Coronavirus (COVID-19) Notice
Although most refuge lands and outdoor spaces have remained open for the public to enjoy, we ask that you recreate responsibly.

  • Check alerts and local conditions on this website and call ahead for current information. Operations vary based on local public health conditions.
  • Consistent with CDC recommendations, all visitors (age 2 and older), who are fully vaccinated are required to wear a mask inside of federal buildings in areas of substantial or high community transmission.. All visitors who are not fully vaccinated must continue to wear masks indoors and in crowded outdoor spaces.
  • Most importantly, stay home if you feel sick and continue to watch for symptoms of COVID-19 and follow CDC guidance on how to protect yourself and others.


  • Drought Conditions, Drying Lakes / USFWS

    Spring 2021 Drought, Drying Lakes

    There will be no fishing season at Maxwell Wildlife Refuge due to the lack of water available. The refuge's lakes are dry and un-stocked.

    Refuge's Visitor Activities page

  • Lake 13 view / © Leann Wilkins, USFWS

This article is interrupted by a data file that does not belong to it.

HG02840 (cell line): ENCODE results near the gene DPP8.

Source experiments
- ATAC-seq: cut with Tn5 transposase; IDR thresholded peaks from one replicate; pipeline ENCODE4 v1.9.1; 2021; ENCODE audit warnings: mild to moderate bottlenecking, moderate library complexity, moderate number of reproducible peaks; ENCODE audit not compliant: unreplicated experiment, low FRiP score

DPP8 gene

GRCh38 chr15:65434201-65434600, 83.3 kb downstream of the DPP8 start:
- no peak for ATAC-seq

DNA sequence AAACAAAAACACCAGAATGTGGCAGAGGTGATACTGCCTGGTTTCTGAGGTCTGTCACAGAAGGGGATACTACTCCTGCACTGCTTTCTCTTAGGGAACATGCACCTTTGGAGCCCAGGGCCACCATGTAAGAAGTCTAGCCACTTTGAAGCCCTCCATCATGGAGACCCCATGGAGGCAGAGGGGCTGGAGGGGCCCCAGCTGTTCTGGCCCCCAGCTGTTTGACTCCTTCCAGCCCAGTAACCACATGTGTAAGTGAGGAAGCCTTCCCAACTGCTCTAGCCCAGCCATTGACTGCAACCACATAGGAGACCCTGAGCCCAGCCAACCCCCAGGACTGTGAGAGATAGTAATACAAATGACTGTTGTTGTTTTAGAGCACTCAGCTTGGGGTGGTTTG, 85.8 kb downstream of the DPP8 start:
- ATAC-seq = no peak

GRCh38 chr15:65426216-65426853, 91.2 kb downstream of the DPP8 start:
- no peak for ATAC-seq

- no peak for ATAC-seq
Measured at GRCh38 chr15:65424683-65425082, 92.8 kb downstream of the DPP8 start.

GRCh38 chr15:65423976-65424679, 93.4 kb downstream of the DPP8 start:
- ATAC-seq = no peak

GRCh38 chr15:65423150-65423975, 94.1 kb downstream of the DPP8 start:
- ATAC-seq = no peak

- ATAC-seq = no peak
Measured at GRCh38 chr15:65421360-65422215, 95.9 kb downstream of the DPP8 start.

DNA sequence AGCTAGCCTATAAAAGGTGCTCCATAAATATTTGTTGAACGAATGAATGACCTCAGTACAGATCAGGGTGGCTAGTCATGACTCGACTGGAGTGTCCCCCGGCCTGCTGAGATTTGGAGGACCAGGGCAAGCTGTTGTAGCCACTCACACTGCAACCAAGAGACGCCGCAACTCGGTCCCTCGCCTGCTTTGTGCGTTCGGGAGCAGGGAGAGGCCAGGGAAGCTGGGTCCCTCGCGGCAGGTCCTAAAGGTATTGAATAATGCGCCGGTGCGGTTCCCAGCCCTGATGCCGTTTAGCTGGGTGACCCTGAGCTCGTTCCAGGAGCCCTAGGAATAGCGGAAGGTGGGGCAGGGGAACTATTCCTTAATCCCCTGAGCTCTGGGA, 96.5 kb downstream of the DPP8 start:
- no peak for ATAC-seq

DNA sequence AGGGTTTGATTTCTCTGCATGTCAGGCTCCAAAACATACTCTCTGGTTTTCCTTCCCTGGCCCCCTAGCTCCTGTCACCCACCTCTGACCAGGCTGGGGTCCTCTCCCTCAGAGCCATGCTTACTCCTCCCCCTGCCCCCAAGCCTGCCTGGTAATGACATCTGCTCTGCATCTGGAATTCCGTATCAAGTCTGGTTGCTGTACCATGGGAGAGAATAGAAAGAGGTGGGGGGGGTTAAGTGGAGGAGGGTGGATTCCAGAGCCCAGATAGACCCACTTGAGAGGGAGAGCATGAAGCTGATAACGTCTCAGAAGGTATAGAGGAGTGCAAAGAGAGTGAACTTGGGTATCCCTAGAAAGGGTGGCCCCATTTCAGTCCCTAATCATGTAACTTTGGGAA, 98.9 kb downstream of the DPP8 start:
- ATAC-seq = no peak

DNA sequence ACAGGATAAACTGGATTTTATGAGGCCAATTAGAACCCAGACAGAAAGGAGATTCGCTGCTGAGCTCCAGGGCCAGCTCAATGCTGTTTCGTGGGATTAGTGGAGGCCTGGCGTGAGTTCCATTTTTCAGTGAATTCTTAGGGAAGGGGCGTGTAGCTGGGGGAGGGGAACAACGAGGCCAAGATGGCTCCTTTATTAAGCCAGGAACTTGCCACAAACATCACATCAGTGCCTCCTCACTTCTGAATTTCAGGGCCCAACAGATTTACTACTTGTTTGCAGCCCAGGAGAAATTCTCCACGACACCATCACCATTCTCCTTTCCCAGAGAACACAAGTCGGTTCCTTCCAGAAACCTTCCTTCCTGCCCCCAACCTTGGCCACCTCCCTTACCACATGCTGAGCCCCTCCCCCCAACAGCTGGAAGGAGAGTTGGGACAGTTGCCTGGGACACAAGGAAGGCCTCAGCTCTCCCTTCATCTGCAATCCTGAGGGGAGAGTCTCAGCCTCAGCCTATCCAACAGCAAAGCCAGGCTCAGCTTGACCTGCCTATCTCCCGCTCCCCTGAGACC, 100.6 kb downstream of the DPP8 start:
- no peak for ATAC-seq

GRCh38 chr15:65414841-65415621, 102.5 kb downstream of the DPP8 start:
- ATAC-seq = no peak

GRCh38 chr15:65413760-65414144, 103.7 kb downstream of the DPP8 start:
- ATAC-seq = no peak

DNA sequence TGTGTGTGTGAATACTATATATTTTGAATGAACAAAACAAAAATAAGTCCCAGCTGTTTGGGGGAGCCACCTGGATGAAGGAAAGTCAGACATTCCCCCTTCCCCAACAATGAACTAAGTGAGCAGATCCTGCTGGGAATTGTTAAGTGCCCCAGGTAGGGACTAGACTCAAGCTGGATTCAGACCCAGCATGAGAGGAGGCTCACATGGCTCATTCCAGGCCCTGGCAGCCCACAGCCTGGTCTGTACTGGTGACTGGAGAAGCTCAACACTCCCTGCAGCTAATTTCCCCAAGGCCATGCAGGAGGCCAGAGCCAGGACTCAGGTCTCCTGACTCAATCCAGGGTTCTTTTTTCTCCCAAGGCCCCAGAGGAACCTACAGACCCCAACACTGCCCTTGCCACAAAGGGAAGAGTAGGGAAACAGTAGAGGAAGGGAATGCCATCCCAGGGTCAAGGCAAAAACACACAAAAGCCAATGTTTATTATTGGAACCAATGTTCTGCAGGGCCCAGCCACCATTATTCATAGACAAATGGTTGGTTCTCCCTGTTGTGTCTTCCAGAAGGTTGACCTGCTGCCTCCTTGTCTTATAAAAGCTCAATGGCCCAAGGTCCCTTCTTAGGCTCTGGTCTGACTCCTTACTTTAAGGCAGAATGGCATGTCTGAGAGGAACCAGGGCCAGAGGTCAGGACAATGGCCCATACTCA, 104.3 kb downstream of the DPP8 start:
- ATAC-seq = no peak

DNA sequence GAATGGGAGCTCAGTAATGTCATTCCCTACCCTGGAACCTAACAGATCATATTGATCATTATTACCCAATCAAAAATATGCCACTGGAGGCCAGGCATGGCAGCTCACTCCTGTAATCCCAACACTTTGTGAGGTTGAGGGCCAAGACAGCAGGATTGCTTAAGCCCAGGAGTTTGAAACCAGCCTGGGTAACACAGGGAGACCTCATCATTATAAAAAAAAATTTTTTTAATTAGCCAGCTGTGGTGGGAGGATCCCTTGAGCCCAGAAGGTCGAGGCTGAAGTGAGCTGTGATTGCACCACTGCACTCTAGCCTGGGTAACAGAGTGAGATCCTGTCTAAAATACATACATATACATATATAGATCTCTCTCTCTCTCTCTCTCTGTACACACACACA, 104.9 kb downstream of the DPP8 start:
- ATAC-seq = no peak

Camping Is Now Open All Year!

    The Refuge has extended its camping opportunities to now be open year-round for up to 5 days.

    Visitor Activities page

  • Visitor Center / Leann Wilkins, USFWS

    Temporarily Closing Visitor Center

    . . . to slow the spread of COVID-19 and to ensure the health and safety of our employees, volunteers, and you--our friends and neighbors.

    Agency's COVID-19 Announcement

  • Northern shovelers over Lake 13 / © Bennette Jenkins, USFWS

    eBird Observation Entries

    Find out what birds are being seen at the refuge, including the most recent sightings.

    eBird Daily Observation Entries

  • Long-billed curlew-Numenius americanus/Leann Wilkins

    Long-billed Curlew

    With a bill over a third of its total body length, this shorebird has a profile to rival Pinocchio's. It is the world's largest shorebird.

At Maxwell National Wildlife Refuge

Extension to Camping Stays

Camper trailer arriving at refuge campsite / USFWS

The refuge's recent Compatibility Determination has extended camping stays to year-round, from the previous seasonal period. The allowed days campers can stay has increased to 5, from the previous 3 days. The refuge's primitive camping area is located adjacent to Lake 13. Vault toilets can be found at the entrance road to Lake 13. No facilities are provided, so please come fully prepared for your stay. Parking or staging unattended vehicles is prohibited. Lake 13 is dry due to the current drought conditions. There is no fishing due to lack of available water. For more information, please contact the refuge at 505-425-3581, Ext. 201. Enjoy camping at Maxwell National Wildlife Refuge!

On-line Observation Entries

Ferruginous hawk / L. Wilkins, USFWS